First, read as much as you can about spider mites so that you can recognize the earliest signs of an infestation and know what to do thereafter. I’ve tried to write down everything I’ve learned about spider mites over the years to help other gardeners, so please check out the articles below for more information:

(And if you’ve got questions about spider mites that I haven’t answered in these articles, please let me know so that I can do more research, conduct more experiments, and provide more helpful advice!)

Second, If you notice that spider mites have arrived in your garden, act immediately and aggressively. Use a planner, a notebook, or a calendar app to develop a day-by-day treatment plan depending on the level of infestation. And make sure that you have the right ingredients on hand to make powerful organic insecticidal sprays.

Please be warned: Don’t wait until after spider mites have arrived to buy these ingredients. Buy them now so that you’ll have them when you need them. You can read more about the ingredients I use in my article on using neem oil effectively, but for those who are interested, these are the products I have on hand whenever I need to quickly mix up a powerful spider mite-killing spray:

  • Applicator: I’ve used these 1- or 2-gallon spray bottles sold by Chapin or Vivosun, but any sprayer will work just fine.
  • Neem Oil: My preferred brands are Verdana Neem Oil and Bliss Neem Oil, but any decent neem oil concentrate will work just fine.
  • Soap: You need an emulsifier to ensure that your neem oil and water mix well. I’ve used Dr. Bonner’s, Mrs. Meyer’s, or Safer Brand over the years. But really, any mild soap will do. Dawn is fine for some people, but I’m willing to pay a tiny bit more to get something without the unnecessary chemicals.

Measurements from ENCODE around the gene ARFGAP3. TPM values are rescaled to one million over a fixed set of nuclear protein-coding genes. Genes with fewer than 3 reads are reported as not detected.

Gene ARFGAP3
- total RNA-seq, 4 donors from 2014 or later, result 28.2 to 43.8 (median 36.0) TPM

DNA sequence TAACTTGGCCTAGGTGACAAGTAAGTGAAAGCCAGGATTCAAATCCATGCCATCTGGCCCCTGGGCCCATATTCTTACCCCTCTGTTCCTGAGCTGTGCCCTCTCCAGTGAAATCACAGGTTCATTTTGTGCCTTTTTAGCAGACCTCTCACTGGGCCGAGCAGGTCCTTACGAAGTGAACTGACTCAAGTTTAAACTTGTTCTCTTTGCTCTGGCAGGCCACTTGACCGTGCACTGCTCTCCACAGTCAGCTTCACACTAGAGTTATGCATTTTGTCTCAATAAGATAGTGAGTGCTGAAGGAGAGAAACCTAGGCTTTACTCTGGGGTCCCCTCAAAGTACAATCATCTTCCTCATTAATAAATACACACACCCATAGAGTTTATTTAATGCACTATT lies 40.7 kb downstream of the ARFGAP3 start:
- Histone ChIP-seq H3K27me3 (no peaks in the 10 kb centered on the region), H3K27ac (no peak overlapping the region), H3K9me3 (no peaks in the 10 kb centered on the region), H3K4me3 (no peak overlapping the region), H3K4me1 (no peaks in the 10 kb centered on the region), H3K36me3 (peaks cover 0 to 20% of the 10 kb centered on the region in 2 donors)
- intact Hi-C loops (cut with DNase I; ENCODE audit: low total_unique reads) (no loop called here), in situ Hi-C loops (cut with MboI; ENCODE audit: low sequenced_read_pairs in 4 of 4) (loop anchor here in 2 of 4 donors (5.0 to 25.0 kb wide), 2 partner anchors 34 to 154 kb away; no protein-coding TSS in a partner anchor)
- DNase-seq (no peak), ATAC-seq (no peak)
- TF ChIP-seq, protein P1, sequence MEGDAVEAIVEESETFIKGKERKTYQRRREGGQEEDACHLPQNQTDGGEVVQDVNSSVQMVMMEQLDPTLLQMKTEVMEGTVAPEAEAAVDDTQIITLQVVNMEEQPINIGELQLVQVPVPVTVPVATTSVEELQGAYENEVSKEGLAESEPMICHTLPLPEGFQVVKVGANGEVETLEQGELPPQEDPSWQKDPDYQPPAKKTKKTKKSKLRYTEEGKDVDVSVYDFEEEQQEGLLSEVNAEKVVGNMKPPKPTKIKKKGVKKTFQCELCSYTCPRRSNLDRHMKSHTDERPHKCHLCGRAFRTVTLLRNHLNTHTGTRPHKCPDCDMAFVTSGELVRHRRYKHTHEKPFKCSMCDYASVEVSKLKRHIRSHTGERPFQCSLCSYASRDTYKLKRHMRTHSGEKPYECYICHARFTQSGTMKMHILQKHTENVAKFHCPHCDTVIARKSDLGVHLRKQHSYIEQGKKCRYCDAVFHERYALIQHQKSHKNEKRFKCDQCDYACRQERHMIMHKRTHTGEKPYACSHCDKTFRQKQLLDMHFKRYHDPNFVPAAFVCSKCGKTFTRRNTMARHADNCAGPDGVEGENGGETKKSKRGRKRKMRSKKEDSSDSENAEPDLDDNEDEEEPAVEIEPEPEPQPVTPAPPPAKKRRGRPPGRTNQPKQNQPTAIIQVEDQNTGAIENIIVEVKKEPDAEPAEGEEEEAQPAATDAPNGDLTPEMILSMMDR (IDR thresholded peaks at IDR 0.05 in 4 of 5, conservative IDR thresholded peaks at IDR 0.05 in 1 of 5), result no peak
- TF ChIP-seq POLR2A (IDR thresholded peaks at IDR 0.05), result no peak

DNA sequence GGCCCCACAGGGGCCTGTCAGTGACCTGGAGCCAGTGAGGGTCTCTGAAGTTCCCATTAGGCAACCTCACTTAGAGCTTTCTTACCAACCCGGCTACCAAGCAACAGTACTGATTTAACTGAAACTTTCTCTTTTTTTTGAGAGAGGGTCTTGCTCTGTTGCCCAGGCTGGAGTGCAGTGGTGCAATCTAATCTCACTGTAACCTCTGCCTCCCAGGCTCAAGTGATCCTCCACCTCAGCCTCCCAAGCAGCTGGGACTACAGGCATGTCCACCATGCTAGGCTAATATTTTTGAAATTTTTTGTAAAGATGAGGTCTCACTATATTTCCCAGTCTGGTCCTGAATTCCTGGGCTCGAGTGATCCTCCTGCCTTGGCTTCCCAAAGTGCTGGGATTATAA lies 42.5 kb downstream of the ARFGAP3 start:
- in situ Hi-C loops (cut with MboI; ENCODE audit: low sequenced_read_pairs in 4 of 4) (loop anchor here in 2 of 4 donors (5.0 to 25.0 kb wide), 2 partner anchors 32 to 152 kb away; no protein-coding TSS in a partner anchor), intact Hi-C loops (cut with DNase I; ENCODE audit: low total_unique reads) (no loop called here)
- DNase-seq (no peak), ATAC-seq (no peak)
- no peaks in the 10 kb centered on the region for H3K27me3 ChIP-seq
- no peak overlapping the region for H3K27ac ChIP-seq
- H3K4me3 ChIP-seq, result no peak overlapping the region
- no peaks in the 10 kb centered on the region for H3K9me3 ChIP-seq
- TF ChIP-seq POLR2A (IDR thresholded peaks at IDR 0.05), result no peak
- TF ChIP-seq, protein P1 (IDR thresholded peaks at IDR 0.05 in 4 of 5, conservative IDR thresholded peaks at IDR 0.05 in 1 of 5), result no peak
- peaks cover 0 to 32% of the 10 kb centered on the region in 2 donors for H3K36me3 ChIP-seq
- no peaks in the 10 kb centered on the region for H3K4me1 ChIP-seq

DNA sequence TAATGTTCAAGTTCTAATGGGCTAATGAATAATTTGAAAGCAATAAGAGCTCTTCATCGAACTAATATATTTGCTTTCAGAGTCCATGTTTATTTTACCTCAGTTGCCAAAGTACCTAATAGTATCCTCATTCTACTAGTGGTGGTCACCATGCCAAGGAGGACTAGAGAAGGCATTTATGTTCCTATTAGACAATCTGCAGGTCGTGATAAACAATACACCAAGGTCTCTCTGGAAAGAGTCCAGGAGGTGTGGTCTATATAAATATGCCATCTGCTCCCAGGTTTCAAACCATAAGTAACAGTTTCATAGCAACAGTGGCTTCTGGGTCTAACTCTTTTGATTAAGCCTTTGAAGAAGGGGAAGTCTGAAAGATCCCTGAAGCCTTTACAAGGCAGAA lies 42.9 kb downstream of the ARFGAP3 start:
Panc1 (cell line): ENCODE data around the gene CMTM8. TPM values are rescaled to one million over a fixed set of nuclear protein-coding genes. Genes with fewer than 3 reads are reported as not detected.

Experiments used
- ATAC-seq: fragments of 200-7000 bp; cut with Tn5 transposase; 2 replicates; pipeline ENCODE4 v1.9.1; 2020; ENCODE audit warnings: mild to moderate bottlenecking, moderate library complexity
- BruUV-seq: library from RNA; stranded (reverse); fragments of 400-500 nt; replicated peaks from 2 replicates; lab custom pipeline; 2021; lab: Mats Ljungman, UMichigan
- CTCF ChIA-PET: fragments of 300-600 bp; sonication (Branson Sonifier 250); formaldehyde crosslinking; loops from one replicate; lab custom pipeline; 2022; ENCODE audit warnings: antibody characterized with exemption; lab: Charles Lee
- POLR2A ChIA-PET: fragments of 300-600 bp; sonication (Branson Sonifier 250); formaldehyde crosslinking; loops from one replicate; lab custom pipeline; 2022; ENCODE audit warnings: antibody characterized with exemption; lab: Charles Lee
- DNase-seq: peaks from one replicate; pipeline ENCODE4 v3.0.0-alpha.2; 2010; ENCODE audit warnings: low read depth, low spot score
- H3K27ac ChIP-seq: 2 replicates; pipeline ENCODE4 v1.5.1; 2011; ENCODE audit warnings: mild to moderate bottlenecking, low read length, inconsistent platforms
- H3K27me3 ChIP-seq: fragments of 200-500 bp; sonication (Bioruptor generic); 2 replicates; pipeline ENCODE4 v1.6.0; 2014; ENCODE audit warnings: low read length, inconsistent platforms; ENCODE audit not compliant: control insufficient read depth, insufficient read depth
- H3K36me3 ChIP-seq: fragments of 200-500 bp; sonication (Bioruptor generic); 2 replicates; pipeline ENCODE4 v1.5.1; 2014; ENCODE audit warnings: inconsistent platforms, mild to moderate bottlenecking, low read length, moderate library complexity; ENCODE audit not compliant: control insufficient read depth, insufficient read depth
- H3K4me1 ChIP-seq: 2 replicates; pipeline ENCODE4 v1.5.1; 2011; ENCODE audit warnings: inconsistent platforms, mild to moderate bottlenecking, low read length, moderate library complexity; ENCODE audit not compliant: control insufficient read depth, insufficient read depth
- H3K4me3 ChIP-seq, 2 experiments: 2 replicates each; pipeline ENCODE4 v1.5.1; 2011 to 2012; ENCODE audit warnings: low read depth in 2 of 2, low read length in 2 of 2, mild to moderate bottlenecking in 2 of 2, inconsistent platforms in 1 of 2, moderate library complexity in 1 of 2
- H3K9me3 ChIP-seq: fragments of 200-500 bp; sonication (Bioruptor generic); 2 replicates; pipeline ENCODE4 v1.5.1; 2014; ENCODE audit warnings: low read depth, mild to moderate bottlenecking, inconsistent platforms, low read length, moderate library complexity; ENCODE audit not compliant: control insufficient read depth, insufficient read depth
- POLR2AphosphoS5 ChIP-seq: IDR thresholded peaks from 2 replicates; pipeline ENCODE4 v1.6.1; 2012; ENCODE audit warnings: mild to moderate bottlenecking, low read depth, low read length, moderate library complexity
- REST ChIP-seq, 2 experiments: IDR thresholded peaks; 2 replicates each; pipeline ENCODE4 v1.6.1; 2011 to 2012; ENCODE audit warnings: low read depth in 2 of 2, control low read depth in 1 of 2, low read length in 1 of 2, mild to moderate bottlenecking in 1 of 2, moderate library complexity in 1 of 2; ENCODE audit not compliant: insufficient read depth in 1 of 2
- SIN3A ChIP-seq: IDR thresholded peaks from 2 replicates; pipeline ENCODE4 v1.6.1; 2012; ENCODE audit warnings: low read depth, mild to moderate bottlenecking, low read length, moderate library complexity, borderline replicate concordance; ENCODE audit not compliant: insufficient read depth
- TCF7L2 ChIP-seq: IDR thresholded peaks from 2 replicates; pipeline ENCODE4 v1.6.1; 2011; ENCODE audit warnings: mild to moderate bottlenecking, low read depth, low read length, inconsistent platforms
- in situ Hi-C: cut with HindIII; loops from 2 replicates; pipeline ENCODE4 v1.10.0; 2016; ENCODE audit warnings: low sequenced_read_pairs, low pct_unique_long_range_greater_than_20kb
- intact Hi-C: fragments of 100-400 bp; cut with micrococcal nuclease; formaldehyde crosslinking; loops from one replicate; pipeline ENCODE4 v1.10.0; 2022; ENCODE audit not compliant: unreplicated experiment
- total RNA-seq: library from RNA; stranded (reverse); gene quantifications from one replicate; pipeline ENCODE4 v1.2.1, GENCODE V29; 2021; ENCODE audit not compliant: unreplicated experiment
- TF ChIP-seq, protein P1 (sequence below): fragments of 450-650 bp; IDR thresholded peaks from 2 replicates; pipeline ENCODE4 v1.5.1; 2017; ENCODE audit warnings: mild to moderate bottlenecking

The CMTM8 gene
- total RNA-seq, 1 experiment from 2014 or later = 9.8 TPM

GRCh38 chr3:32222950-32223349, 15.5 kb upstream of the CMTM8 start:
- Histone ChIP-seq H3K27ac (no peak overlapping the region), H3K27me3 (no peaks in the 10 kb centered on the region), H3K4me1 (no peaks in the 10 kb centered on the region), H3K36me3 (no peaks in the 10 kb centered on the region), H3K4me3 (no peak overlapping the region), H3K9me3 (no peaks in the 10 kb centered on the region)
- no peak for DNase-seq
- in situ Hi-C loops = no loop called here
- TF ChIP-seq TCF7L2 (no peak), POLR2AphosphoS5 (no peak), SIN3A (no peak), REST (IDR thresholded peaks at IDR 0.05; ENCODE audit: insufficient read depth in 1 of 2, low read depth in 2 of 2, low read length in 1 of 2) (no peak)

Long story short, if you’ve seen spider mites in your garden, now is not the time to be lackadaisical. Spider mites reproduce exponentially, and they can destroy your plants in a few short weeks. Be sure to begin treating your plants as soon as possible after you notice the first signs of infestation.

How Do I Know If I Have Spider Mites?

Spider mites are nearly microscopic, so unless you know exactly what to look for, you’re not going to see them when they first arrive on your property. The key to stopping spider mites is to recognize the signs of infestation as soon as possible.

Foliage stippling provides the earliest warning signs of a spider mite infestation. As spider mites attack plants’ cellular structures, sucking them dry of chlorophyll, they leave behind tiny clusters of white dots. As the infestation worsens, the stippling effect will give way to white and brown splotches of dead, decaying plant material.

When it comes to the stippling effect, this is what I refer to as a Stage 1 infestation. As time goes on, and as the infestation moves beyond Stage 1, you’ll notice more concerning signs. The stippling affect will spread until the dots no longer look like dots but patches of white. Eventually those blotches will cover entire leaves and branches, and the foliage will soon begin to die off.

As the infestation continues, the spider mites will begin spinning wispy webs around leaves and branches, which is the primary way they travel from plant to plant since the wind will carry these webs across your garden and even onto neighboring properties.

Do you think you have spider mites in your garden? If so, follow the directions in this article on neem oil, and hopefully, you’ll have caught the infestation early enough to take care of your spider mite problem within a few short weeks.

What Smells Do Spider Mites Hate?

I used my local university’s library to scour various scientific journals, but I haven’t seen any research explicitly focused in smells that spider mites hate. But given the kinds of plants that repel spider mites—and my experiences fighting them over the years—I think I can make some fairly accurate observations.

Spider mites seem to dislike strong, powerful smells, which might be one reason why they stay away from intensely odiferous plants. Acrid-smelling veggies, especially those with sulfurous odors (like members of the Allium species), seem particularly repellant to spider mites.

I doubt this is the only reason why spider mites stay away from certain plants, but in the absence of scientific evidence, I rely on personal experience. And my personal experience with spider mites is that they tend to stay away from garden plants that have particularly pungent smells.